Thyroid will shut down??

I have a friend, 71 yo and has never taken thyroid meds in her life. She's suddenly tired much of the time, is always cold, her voice is hoarse, and she has trouble concentrating. Her TSH is 5.28. I told her I'd be in bed all day if my TSH was 5.28. Anyway, she went to a new doctor and her doc told her that she wants to monitor how she feels. She doesn't want to start her on any thyroid meds because her thyroid may shut down. This pissed me off. She sent my friend off for more bloodwork (TSH, T4, Free T4, TPO) but will not do T3 because she thinks it's irrelevant. Should she switch doctors?

12 Replies

  • PPower, TSH may be elevated due to a non-thyroidal illness so an initial abnormal result is usually tested around 3 months later when a virus or infection may be expected to have resolved.

    It's complete rubbish to say that thyroid replacement will shut down her thyroid. If TSH remains high it's because her thyroid is already shutting down. When TSH is high it's because FT4 and FT3 are low. When thyroid replacement is given FT4 and FT3 will rise and TSH fall. There's no urgency about getting FT3 tested. When your friend's TSH is around 1.0 and FT4 in the upper range, if she still feels symptomatic then she may want to order a private FT3 test.


    I am not a medical professional and this information is not intended to be a substitute for medical guidance from your own doctor. Please check with your personal physician before applying any of these suggestions.

  • I looked at her last few tests and her tsh has been steady at 4+. To me it sounds like she has an issue. I get what you mean re: t3 testing.


  • So your friend's doctor is afraid thyroid hormones will cause her thyroid to 'shut down', so she'd prefer your friend to 'shut down' naturally, i.e. develop other more serious conditions like heart etc.

    It's amazing what doctors don't know of things they should definitely have some knowledge about.

    Other doctors may just have the same viewpoint as they've been told only prescribe when TSH is 10. Thankfully some prescribe around 5 with symptoms.

    You'd have to research local doctors before she changes. Or maybe send a copy of this:-

    from the NHS Choices for info.

    "I am not a medical professional and this information is not intended to be a substitute for medical guidance from your own doctor. Please check with your personal physician before applying any of these suggestions"

  • Right, it didn't make any sense to me. I say it's time for my friend to get a new doctor. Thanks, shaws!

  • shaws, forgot to mention, we're in California.

  • How is her level of B12, and VitD? These can drop as you get older, and they are needed for the thyroid meds to be used properly in the body. As are ferritin, folate, and other vitamins. Might be worth getting them checked. MariLiz

  • My friend got bloodwork done yesterday including b12 and D, possibly ferritin too. I can't wait to see the results. Thanks, MariLiz!

  • Hope all goes well for your friend, let us know what her results are. Best wishes MariLiz

  • Thanks so much, MariLiz!

  • "If I give you food/water/insulin/oxygen you will just need more!"

    I guess the gp is trying - badly - to say that if the tsh is lowered the thyroid will stop struggling to provide the inadequate amount of hormone it is already sometimes unable to provide. But this can be true of a malfunctioning pancreas and they don't deprive you of insulin to 'see how you feel'. If only my thyroid would shut down, but it keeps sputtering to life so I'm never on the same dose of meds for long.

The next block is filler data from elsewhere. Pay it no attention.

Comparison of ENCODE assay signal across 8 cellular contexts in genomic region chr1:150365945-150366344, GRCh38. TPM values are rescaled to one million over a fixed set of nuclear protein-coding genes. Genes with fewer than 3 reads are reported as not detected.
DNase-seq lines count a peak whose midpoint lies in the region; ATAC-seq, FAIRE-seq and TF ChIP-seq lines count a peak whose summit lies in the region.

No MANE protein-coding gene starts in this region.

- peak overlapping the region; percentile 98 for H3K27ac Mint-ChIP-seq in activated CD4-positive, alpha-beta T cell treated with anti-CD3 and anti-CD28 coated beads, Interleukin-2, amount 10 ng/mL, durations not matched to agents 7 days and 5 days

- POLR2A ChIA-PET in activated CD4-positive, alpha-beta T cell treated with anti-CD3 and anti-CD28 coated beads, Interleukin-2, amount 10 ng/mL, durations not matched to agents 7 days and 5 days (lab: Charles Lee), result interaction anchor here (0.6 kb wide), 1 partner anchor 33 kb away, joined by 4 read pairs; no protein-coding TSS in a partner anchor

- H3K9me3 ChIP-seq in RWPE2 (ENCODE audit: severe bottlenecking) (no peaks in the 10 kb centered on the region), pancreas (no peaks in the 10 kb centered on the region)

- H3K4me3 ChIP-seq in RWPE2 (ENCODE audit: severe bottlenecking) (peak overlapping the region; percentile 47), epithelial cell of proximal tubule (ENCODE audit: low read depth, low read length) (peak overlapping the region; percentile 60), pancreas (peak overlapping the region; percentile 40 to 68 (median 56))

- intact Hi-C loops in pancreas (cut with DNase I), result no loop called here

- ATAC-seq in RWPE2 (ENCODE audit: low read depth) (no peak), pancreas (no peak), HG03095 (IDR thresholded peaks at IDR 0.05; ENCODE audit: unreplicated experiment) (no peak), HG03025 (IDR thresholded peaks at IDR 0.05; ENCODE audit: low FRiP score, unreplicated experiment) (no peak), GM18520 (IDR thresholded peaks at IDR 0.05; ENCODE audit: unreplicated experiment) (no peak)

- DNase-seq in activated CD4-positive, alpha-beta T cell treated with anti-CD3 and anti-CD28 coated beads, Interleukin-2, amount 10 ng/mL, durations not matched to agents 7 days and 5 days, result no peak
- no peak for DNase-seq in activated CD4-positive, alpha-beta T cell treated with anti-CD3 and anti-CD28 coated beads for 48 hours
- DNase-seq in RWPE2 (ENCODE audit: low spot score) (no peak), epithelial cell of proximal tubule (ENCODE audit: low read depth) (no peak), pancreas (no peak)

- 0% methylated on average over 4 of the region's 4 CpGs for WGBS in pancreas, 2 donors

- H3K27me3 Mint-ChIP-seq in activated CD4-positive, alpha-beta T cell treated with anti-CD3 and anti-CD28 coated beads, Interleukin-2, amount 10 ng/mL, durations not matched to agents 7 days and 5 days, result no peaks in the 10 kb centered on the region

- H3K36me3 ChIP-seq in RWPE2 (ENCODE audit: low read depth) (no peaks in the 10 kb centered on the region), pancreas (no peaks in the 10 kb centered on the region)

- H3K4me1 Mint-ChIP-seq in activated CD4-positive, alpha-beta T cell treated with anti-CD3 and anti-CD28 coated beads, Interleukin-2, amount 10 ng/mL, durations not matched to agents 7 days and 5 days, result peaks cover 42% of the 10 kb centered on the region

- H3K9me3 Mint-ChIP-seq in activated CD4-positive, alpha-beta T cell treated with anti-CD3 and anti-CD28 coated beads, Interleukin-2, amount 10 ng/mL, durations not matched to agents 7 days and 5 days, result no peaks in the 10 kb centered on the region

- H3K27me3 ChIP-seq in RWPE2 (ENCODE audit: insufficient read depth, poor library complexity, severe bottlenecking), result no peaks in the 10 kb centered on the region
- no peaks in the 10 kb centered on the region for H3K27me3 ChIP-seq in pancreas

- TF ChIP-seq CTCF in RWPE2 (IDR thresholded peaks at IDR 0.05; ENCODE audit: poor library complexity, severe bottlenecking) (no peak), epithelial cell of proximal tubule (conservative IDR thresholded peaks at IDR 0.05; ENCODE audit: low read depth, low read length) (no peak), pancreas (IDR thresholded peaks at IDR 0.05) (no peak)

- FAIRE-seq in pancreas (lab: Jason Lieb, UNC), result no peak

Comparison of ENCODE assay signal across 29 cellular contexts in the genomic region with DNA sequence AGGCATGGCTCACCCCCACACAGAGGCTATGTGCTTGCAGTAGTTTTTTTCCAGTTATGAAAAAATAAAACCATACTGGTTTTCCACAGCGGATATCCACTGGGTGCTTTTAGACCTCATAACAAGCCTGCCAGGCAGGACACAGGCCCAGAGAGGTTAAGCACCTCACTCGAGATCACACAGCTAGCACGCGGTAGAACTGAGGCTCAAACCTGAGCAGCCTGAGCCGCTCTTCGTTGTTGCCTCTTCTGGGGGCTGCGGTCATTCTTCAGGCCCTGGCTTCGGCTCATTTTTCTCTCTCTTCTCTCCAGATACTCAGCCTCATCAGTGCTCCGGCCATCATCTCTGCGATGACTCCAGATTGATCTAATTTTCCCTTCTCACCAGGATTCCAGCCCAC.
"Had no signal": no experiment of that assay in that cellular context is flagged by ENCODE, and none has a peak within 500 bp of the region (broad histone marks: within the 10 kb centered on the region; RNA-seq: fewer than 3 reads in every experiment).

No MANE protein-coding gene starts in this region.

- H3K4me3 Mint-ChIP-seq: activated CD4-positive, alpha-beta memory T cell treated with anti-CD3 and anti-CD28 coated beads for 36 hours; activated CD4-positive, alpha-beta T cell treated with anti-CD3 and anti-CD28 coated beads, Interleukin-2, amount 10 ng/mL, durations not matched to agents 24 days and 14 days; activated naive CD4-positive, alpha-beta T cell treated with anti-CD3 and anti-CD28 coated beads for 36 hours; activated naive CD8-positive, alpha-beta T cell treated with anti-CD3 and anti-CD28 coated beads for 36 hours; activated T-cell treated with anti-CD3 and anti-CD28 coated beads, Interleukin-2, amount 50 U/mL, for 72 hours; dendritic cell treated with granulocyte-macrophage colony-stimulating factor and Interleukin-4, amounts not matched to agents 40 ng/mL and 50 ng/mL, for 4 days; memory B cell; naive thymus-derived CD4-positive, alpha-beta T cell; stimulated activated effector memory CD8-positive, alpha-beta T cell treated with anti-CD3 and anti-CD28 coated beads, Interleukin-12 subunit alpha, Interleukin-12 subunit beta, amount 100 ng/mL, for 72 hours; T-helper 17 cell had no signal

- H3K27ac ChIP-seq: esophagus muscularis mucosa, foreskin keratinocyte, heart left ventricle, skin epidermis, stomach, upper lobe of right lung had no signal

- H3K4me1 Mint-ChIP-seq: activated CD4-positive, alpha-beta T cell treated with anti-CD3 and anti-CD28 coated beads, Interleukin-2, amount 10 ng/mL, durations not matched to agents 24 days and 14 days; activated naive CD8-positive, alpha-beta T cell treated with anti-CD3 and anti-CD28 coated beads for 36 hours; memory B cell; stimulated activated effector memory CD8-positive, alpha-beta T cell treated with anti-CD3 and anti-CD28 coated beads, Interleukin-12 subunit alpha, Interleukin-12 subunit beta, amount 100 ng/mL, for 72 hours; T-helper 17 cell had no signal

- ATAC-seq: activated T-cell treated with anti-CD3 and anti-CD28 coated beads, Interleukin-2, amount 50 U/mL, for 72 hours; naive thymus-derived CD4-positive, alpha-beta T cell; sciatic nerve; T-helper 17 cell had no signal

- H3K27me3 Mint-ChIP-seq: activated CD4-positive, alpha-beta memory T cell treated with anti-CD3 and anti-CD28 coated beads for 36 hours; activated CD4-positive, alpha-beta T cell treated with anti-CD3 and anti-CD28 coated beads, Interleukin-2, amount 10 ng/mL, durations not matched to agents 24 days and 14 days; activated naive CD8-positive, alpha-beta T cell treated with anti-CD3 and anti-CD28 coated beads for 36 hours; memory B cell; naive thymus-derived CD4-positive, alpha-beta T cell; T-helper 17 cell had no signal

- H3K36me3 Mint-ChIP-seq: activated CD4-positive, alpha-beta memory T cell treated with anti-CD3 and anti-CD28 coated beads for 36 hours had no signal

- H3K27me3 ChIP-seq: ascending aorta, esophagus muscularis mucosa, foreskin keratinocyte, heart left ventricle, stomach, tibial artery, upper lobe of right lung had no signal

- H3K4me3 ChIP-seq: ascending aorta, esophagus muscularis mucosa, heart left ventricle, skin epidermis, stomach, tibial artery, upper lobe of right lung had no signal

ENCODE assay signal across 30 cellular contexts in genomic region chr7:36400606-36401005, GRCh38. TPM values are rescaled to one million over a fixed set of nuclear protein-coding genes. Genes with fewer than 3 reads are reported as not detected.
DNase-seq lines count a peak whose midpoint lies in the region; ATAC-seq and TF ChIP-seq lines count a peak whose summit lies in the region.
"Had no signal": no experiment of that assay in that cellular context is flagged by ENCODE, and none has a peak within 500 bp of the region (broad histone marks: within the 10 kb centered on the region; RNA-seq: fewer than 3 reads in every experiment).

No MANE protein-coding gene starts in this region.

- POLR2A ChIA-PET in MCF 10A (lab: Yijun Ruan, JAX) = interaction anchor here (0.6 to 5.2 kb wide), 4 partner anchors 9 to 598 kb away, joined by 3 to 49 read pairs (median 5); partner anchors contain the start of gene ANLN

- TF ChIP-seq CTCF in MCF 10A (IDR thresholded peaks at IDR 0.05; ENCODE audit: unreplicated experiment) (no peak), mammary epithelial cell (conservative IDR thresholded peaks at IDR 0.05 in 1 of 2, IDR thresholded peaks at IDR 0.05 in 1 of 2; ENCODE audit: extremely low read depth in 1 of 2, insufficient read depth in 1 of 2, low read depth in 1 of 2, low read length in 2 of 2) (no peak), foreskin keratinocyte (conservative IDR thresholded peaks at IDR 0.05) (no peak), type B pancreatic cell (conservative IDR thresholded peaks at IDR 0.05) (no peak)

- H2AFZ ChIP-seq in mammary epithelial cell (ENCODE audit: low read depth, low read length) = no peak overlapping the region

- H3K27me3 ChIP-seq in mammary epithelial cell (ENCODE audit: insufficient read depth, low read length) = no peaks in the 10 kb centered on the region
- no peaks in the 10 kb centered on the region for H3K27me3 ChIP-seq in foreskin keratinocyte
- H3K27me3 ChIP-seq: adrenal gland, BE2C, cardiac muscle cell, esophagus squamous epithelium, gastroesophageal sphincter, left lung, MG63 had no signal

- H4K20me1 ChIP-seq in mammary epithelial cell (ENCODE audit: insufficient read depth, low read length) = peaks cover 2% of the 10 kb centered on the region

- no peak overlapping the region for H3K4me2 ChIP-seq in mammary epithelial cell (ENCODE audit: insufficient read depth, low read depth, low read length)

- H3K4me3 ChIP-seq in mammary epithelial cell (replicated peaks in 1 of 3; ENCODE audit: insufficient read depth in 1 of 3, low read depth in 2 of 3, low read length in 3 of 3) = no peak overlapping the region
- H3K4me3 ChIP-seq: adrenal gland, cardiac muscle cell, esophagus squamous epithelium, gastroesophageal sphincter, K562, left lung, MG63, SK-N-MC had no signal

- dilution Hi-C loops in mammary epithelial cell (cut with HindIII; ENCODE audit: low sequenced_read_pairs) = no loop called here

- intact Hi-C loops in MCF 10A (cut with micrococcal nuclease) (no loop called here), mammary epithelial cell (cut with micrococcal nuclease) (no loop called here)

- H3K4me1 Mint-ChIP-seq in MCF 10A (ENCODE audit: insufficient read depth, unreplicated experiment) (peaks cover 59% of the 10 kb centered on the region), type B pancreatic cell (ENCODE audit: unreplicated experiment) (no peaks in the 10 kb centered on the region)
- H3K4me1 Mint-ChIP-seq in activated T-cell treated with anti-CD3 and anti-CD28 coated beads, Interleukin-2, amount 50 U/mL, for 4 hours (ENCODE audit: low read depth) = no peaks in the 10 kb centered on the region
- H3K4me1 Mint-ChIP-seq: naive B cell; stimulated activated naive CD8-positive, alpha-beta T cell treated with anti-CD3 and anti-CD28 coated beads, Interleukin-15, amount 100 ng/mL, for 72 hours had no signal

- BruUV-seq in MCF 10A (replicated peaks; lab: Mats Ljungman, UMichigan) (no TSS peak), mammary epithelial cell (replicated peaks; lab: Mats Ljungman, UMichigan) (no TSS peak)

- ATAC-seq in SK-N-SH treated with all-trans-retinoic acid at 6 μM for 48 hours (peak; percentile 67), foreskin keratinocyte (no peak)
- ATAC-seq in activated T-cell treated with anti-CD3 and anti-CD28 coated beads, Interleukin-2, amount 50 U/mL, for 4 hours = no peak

• I have heard the "shut down" story and never really understood it. BUT, this was within the context of my TSH getting very low (below .02) and the doctor theorizing that my dose was too high. So, it has been reduced from 200mcg Synthroid to 175mcg. Now that it's a lower dose I don't feel any different and will re-test in a couple months. It does sound like she needs to see a different doctor if they're sitting on their hands with a TSH that high. It doesn't matter how old she is, she needs thyroid whether natural or supplemented. May I suggest that you order some Armour online? It's easy to get in the states on the Anti Aging Central website. I'd start with the .5 grain Armour and see "how she feels", which will likely be a lot better. From there you can test yourself or have a doctor test and adjust as necessary. Yeah, I know the finger-wagging people will say not to self-medicate and that only a doctor knows. I say, stop treating us like ignorant children. Good luck and I hope she is willing to take matters into her own hands.

  • My friend got her labwork results and they are as follows:

    TSH: 5.45 (it's gone up a bit)

    FT4: 1.2 (.82 - 1.77)

    Thyroid Peroxidase: <10 (0-34)

    Her doc was going to test iron, D, B12 too but only tested B12 which was 999 (she's supplementing).

    Her doc said, no, the Endocrinologist weighted in:

    "Since she does not have +Ab there is no evidence of underlying autoimmune thyroid disease and her TSH is appropriate for her age. Fatigue is a quite non specific symptom and in the setting of normal thyroid hormone levels Levothyroxine should not be used. Should also be used with caution in the elderly because of potential for arrhythmias."

    Really? Appropriate for her age?? (71 yo)

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